In the days after her son Graham hanged himself in his dormitory room at Hamilton College, Gina Burton went about settling his affairs in a blur of efficiency, her grief tinged with a nagging sense that something did not add up.
She fielded requests and sympathy notes from the college, promising the dean of students a copy of his obituary “so you can see how special Hamilton was to him.” This was why his suicide “makes no sense,” she added in a puzzled aside. The next day, Ms. Burton accepted condolences from the college president, and assured him “how right a choice Hamilton was” for her son.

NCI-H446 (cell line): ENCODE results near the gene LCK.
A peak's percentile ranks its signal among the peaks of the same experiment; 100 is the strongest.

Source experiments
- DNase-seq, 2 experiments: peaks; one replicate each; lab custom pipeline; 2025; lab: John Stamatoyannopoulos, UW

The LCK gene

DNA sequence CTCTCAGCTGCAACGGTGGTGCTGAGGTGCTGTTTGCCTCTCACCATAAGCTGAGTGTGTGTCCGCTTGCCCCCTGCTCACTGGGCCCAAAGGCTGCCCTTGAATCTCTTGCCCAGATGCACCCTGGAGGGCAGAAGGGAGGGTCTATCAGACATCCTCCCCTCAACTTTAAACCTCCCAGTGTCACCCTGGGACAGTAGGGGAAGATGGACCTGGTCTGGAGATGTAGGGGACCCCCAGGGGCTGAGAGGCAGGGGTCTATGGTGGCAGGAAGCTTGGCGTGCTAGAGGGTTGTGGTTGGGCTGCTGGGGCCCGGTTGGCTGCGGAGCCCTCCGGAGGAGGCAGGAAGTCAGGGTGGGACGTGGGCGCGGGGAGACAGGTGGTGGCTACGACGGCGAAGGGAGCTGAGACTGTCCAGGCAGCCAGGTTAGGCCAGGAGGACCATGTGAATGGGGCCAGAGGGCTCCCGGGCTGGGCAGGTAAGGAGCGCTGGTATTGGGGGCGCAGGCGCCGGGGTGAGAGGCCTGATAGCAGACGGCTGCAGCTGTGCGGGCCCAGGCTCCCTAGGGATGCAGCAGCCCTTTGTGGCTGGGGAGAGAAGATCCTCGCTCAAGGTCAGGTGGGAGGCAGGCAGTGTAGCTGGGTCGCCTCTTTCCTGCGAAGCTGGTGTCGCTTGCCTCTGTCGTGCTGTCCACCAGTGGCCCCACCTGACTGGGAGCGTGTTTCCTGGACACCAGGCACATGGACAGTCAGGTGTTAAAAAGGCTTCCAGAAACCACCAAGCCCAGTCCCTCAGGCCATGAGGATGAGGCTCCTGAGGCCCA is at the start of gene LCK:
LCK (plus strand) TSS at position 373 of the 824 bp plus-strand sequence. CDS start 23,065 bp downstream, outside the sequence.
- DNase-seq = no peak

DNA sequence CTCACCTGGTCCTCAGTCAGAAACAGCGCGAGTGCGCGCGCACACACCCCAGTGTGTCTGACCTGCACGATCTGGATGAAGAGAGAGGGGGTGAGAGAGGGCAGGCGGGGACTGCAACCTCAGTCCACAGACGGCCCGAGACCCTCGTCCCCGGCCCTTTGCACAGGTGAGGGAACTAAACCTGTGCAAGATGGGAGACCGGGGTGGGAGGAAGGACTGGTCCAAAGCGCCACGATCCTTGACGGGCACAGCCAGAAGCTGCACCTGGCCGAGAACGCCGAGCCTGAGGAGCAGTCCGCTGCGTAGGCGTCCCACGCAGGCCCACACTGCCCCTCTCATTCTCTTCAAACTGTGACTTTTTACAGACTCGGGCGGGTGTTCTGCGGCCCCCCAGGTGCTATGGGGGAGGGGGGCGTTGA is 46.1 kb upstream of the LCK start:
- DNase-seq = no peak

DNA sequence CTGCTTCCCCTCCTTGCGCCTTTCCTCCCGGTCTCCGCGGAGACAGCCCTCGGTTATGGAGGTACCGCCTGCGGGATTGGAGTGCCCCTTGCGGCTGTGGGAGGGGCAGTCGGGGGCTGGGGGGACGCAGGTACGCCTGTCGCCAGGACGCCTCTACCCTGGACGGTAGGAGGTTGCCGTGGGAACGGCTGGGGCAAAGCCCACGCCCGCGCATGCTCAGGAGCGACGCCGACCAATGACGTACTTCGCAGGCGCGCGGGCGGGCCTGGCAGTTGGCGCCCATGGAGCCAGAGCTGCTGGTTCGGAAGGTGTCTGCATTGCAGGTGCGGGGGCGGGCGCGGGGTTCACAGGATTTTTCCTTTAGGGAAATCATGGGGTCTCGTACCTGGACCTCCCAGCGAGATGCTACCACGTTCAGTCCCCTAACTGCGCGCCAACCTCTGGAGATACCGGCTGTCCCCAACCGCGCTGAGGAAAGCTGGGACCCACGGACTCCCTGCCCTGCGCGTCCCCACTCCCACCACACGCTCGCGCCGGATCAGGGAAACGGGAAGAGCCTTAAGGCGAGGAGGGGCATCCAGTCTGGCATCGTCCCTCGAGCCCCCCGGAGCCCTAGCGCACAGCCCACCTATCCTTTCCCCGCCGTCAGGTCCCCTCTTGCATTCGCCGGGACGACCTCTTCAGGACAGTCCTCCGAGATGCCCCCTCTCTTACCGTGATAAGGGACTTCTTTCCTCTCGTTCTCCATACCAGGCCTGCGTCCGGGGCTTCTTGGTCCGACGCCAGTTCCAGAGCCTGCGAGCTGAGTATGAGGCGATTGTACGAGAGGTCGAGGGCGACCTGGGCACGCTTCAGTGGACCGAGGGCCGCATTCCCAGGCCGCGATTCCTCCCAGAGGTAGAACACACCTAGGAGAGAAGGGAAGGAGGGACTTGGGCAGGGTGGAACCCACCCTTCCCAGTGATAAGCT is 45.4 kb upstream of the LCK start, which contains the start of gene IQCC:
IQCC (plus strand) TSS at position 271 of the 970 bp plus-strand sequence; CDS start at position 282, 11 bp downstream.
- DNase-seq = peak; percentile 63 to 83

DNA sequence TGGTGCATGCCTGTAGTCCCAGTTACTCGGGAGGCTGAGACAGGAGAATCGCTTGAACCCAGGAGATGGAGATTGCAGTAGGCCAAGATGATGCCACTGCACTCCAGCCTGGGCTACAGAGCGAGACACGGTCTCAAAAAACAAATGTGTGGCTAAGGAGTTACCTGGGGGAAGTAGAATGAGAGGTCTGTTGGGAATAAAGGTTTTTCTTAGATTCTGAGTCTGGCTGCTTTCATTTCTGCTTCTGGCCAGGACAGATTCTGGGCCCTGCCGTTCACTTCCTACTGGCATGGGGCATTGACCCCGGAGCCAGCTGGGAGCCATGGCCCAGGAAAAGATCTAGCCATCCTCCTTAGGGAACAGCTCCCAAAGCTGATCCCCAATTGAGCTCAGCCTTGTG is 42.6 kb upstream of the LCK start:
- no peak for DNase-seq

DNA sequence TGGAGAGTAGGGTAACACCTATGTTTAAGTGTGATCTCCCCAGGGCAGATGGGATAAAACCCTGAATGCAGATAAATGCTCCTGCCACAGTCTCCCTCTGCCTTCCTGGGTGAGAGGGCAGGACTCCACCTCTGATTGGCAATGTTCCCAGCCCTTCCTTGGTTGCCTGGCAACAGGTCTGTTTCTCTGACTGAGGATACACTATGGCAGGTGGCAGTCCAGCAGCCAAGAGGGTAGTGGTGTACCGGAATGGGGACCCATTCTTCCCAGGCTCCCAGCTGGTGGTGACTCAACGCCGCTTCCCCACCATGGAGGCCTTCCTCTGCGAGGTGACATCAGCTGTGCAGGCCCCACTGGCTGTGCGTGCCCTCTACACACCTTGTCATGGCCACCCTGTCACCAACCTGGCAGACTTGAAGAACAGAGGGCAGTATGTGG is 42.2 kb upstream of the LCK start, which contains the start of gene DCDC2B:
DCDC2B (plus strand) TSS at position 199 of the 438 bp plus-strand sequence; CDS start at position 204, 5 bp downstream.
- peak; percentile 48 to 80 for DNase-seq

But two weeks later, she read her son’s journal and everything changed. Mr. Burton, a sophomore, wrote that he was flunking three of his four classes and called himself a “failure with no life prospects.” He had struggled to sleep, missed classes, turned in assignments late. The college had known of his difficulty, he wrote, but had been slow to offer help and understanding.
“Would you care to shed some light on this?” Ms. Burton asked in an angry email sent at 2:53 a.m. to the academic dean, with copies to the president and the dean of students. “If this is what drove Graham, I don’t think I’ll be able to cope.”